Mr Lunney, a 50-year-old father of six was abducted from his car near his home in Derrylin, Co Fermanagh at around 6.40pm that day.

He was allegedly assaulted at a second location, the same evening, before being left at the side of the road at Drumcoughill, Cornafean, Co Cavan sometime before 9pm.

The Quinn Industrial Holdings (QIH) director had his neck cut with a blade during the ordeal. He also sustained a broken leg and some of his fingernails removed.

Cross-border searches

Gardaí, along with the Police Service of Northern Ireland (PSNI) and the Derbyshire Constabulary in England, carried out the searches this morning as part of a larger ongoing criminal investigation.

Members of An Garda Síochána searched a mix of domestic dwellings and business premises in five locations in Co Cavan, three locations in Co Longford and four locations in Dublin.

Their investigation, in conjunction with UK police services, also saw the PSNI search five locations in Northern Ireland the Derbyshire Constabulary search one further location in UK.

These searches are part of the evidence gathering stage, to progress the investigations into the abduction, false imprisonment and assault of Kevin Lunney on the September 17 of this year.

Garda Commissioner Drew Harris said it is their “understanding” that a suspect in the Kevin Lunney abduction has died in the UK but that the matter is being pursued by authorities in England.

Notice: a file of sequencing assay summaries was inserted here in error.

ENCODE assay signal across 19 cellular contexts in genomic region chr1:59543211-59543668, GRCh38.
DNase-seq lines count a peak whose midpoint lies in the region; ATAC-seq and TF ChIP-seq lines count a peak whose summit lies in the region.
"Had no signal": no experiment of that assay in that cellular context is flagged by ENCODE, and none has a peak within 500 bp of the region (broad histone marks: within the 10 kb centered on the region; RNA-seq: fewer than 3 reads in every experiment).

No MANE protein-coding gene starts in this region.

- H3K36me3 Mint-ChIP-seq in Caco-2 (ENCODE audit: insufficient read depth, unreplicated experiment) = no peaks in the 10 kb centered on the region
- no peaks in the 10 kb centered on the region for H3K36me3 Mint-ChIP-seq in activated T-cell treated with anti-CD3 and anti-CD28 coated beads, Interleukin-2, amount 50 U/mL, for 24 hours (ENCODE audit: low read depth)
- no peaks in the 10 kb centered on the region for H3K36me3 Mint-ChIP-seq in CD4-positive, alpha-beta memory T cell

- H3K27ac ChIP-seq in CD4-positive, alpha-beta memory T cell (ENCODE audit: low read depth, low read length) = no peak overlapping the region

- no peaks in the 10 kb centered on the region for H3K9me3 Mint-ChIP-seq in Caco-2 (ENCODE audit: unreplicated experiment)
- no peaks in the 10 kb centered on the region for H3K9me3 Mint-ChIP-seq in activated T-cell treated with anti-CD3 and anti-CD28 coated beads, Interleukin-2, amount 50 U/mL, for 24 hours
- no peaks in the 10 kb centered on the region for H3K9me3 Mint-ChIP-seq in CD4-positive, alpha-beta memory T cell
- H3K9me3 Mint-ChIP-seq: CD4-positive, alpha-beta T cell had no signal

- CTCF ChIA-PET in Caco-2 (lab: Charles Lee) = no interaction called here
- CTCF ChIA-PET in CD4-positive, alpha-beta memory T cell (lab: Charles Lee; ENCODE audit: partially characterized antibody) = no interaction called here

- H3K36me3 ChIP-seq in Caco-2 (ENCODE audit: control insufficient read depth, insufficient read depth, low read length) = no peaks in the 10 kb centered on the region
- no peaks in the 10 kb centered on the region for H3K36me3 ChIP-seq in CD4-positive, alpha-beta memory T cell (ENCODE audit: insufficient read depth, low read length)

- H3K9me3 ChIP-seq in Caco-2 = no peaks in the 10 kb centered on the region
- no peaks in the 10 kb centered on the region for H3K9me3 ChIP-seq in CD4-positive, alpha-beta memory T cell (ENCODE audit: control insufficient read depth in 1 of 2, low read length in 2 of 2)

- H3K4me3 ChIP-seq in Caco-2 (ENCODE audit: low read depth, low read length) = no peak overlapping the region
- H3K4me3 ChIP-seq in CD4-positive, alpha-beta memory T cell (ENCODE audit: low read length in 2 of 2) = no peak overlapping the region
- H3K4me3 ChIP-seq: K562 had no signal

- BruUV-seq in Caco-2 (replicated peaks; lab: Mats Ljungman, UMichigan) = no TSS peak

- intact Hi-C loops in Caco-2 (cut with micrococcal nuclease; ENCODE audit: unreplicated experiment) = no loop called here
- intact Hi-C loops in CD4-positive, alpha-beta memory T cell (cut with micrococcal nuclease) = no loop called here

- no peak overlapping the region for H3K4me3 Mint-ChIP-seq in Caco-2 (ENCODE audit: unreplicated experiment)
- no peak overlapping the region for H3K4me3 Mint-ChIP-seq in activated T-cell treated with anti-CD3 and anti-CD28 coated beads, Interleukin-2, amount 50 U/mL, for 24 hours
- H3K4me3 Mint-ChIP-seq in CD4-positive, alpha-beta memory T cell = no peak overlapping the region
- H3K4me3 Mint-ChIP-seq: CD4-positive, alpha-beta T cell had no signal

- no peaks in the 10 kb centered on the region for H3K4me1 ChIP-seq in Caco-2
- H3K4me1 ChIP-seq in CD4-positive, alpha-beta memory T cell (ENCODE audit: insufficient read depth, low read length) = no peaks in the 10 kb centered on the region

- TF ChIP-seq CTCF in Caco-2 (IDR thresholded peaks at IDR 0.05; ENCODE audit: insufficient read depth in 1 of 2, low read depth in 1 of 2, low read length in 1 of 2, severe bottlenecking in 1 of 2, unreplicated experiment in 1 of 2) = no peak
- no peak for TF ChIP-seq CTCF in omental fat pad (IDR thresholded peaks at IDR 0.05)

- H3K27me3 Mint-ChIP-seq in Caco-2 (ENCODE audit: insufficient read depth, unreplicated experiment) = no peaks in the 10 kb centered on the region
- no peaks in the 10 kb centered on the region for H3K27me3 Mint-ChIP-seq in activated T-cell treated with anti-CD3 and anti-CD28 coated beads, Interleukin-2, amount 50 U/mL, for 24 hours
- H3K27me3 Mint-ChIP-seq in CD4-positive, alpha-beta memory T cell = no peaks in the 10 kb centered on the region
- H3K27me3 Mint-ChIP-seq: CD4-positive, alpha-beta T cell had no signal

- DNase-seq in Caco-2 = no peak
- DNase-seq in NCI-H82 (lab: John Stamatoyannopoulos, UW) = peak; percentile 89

ACC Hamilton said that police in England were commissioned to search a property by the PSNI and that the death of a man was “regrettable” and could not comment further.

Mr Harris also told reporters at Garda Headquarters that he has signed off on a Joint Investigation Team to ensure increased cooperation between Gardai and the PSNI.

The Garda Commissioner said this will centre on the attacks on QIH and will investigate any future crimes as well as previous attacks on the business and its directors.

In a joint press conference with Assistant Chief Constable Mark Hamilton of the PSNI he said that this was to ensure a “joint and robust” response to the attacks in a cooperative manner.

Asked if they were targeting the ‘paymaster’ bankrolling the attacks on QIH, ACC Hamilton said that their investigation was wide ranging.

Garda Commissioner Drew Harris added that their investigation is multi faceted including the “motivation” which is being investigated.

'Ruthless' McGuinness

Cyril McGuinness was regarded as being an extremely dangerous and ruthless criminal who has connections with organised crime across Europe.

He is an expert planner of crimes and masterminded at least 18 robberies of ATM machines using diggers in 2009 before he was extradited to Belgium over a €3.4m smuggling racket.

He used the proceeds of the ATM robberies as a nest egg after losing his legal bid to stop his extradition to Belgium which took place in August 2011.

However the gang was brought down by the garda organised crime unit with several members arrested during robberies and later convicted. Although McGuinness was questioned there was not enough evidence to bring charges.

McGuinness was one of the country’s top smuggler and was convicted in Belgium of running a €3.4m smuggling racket between 2006 and 2008.

He and his cronies stole 20 trucks, tractors and trailers from farms in Belgium and smuggled them into Ireland. He was nabbed after one of the machines was fitted with a tracker and led police to him.

When he was sent to jail in Belgium the theft of farm machinery in the Republic of Ireland fell by over 50% and gardai directly attributed this to the fact McGuinness was locked up.